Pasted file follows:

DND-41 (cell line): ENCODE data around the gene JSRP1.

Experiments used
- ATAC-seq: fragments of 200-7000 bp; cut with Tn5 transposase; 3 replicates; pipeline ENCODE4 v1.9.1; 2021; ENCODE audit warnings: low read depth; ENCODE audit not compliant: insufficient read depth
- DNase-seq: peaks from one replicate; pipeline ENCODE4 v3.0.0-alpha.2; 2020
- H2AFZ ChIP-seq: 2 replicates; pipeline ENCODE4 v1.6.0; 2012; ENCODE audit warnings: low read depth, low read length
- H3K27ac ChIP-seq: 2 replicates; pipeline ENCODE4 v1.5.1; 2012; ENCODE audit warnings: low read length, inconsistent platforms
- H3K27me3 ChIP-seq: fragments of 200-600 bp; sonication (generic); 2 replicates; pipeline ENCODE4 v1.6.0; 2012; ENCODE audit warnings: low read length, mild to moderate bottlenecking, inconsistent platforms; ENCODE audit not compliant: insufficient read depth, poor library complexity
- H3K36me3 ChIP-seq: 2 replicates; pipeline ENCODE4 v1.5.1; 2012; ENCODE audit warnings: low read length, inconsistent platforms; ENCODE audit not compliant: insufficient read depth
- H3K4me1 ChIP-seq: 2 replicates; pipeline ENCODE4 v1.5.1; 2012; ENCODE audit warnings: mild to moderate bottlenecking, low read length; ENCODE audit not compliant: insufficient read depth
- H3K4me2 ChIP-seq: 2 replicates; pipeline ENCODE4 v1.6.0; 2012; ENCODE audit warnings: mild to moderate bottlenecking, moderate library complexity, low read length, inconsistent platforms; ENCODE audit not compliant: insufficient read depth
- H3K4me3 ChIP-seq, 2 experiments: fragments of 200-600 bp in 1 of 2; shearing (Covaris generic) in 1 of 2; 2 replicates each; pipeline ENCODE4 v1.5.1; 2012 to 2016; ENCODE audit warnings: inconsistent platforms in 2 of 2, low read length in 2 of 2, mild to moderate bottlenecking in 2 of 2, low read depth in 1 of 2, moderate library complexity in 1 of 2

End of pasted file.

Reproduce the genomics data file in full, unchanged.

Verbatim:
DND-41 (cell line): ENCODE data around the gene JSRP1.

Experiments used
- ATAC-seq: fragments of 200-7000 bp; cut with Tn5 transposase; 3 replicates; pipeline ENCODE4 v1.9.1; 2021; ENCODE audit warnings: low read depth; ENCODE audit not compliant: insufficient read depth
- DNase-seq: peaks from one replicate; pipeline ENCODE4 v3.0.0-alpha.2; 2020
- H2AFZ ChIP-seq: 2 replicates; pipeline ENCODE4 v1.6.0; 2012; ENCODE audit warnings: low read depth, low read length
- H3K27ac ChIP-seq: 2 replicates; pipeline ENCODE4 v1.5.1; 2012; ENCODE audit warnings: low read length, inconsistent platforms
- H3K27me3 ChIP-seq: fragments of 200-600 bp; sonication (generic); 2 replicates; pipeline ENCODE4 v1.6.0; 2012; ENCODE audit warnings: low read length, mild to moderate bottlenecking, inconsistent platforms; ENCODE audit not compliant: insufficient read depth, poor library complexity
- H3K36me3 ChIP-seq: 2 replicates; pipeline ENCODE4 v1.5.1; 2012; ENCODE audit warnings: low read length, inconsistent platforms; ENCODE audit not compliant: insufficient read depth
- H3K4me1 ChIP-seq: 2 replicates; pipeline ENCODE4 v1.5.1; 2012; ENCODE audit warnings: mild to moderate bottlenecking, low read length; ENCODE audit not compliant: insufficient read depth
- H3K4me2 ChIP-seq: 2 replicates; pipeline ENCODE4 v1.6.0; 2012; ENCODE audit warnings: mild to moderate bottlenecking, moderate library complexity, low read length, inconsistent platforms; ENCODE audit not compliant: insufficient read depth
- H3K4me3 ChIP-seq, 2 experiments: fragments of 200-600 bp in 1 of 2; shearing (Covaris generic) in 1 of 2; 2 replicates each; pipeline ENCODE4 v1.5.1; 2012 to 2016; ENCODE audit warnings: inconsistent platforms in 2 of 2, low read length in 2 of 2, mild to moderate bottlenecking in 2 of 2, low read depth in 1 of 2, moderate library complexity in 1 of 2